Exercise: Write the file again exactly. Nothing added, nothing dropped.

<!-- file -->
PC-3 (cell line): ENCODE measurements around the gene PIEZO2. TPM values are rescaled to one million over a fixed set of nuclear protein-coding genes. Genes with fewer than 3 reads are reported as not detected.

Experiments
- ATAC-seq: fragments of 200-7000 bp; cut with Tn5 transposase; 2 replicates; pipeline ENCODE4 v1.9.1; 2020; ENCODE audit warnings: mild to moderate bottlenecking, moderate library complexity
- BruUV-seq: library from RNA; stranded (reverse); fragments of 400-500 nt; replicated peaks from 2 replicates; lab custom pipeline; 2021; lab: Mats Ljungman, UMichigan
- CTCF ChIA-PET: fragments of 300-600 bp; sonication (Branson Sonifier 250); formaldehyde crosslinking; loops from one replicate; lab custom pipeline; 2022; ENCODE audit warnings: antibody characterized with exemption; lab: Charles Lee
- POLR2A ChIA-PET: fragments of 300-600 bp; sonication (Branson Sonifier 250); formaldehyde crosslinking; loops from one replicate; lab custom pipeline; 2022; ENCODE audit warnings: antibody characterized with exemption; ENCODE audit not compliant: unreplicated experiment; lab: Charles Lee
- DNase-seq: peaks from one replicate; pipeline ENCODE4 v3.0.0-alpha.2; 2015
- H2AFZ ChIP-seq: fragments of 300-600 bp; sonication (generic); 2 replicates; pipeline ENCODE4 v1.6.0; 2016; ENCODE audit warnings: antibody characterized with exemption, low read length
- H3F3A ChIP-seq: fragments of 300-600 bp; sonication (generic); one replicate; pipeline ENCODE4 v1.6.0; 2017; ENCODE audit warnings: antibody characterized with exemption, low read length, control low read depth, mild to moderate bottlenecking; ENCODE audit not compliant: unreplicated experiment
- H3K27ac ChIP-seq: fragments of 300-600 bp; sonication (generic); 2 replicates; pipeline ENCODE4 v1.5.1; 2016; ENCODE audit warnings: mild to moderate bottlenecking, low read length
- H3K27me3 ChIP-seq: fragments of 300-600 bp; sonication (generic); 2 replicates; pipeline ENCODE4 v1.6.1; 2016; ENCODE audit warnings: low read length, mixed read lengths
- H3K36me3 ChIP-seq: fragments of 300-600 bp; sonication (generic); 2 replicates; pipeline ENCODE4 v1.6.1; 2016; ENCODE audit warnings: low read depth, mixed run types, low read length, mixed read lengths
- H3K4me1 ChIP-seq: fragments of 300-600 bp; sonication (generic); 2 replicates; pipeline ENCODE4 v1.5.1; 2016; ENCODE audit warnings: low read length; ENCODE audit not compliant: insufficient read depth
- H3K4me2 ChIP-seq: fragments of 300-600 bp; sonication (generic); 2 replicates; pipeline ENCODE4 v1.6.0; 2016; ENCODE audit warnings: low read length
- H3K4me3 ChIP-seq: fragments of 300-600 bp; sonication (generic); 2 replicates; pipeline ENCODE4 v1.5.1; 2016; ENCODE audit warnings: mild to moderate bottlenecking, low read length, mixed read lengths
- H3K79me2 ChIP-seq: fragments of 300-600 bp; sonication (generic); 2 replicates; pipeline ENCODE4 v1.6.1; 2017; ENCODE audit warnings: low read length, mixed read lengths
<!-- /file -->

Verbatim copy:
PC-3 (cell line): ENCODE measurements around the gene PIEZO2. TPM values are rescaled to one million over a fixed set of nuclear protein-coding genes. Genes with fewer than 3 reads are reported as not detected.

Experiments
- ATAC-seq: fragments of 200-7000 bp; cut with Tn5 transposase; 2 replicates; pipeline ENCODE4 v1.9.1; 2020; ENCODE audit warnings: mild to moderate bottlenecking, moderate library complexity
- BruUV-seq: library from RNA; stranded (reverse); fragments of 400-500 nt; replicated peaks from 2 replicates; lab custom pipeline; 2021; lab: Mats Ljungman, UMichigan
- CTCF ChIA-PET: fragments of 300-600 bp; sonication (Branson Sonifier 250); formaldehyde crosslinking; loops from one replicate; lab custom pipeline; 2022; ENCODE audit warnings: antibody characterized with exemption; lab: Charles Lee
- POLR2A ChIA-PET: fragments of 300-600 bp; sonication (Branson Sonifier 250); formaldehyde crosslinking; loops from one replicate; lab custom pipeline; 2022; ENCODE audit warnings: antibody characterized with exemption; ENCODE audit not compliant: unreplicated experiment; lab: Charles Lee
- DNase-seq: peaks from one replicate; pipeline ENCODE4 v3.0.0-alpha.2; 2015
- H2AFZ ChIP-seq: fragments of 300-600 bp; sonication (generic); 2 replicates; pipeline ENCODE4 v1.6.0; 2016; ENCODE audit warnings: antibody characterized with exemption, low read length
- H3F3A ChIP-seq: fragments of 300-600 bp; sonication (generic); one replicate; pipeline ENCODE4 v1.6.0; 2017; ENCODE audit warnings: antibody characterized with exemption, low read length, control low read depth, mild to moderate bottlenecking; ENCODE audit not compliant: unreplicated experiment
- H3K27ac ChIP-seq: fragments of 300-600 bp; sonication (generic); 2 replicates; pipeline ENCODE4 v1.5.1; 2016; ENCODE audit warnings: mild to moderate bottlenecking, low read length
- H3K27me3 ChIP-seq: fragments of 300-600 bp; sonication (generic); 2 replicates; pipeline ENCODE4 v1.6.1; 2016; ENCODE audit warnings: low read length, mixed read lengths
- H3K36me3 ChIP-seq: fragments of 300-600 bp; sonication (generic); 2 replicates; pipeline ENCODE4 v1.6.1; 2016; ENCODE audit warnings: low read depth, mixed run types, low read length, mixed read lengths
- H3K4me1 ChIP-seq: fragments of 300-600 bp; sonication (generic); 2 replicates; pipeline ENCODE4 v1.5.1; 2016; ENCODE audit warnings: low read length; ENCODE audit not compliant: insufficient read depth
- H3K4me2 ChIP-seq: fragments of 300-600 bp; sonication (generic); 2 replicates; pipeline ENCODE4 v1.6.0; 2016; ENCODE audit warnings: low read length
- H3K4me3 ChIP-seq: fragments of 300-600 bp; sonication (generic); 2 replicates; pipeline ENCODE4 v1.5.1; 2016; ENCODE audit warnings: mild to moderate bottlenecking, low read length, mixed read lengths
- H3K79me2 ChIP-seq: fragments of 300-600 bp; sonication (generic); 2 replicates; pipeline ENCODE4 v1.6.1; 2017; ENCODE audit warnings: low read length, mixed read lengths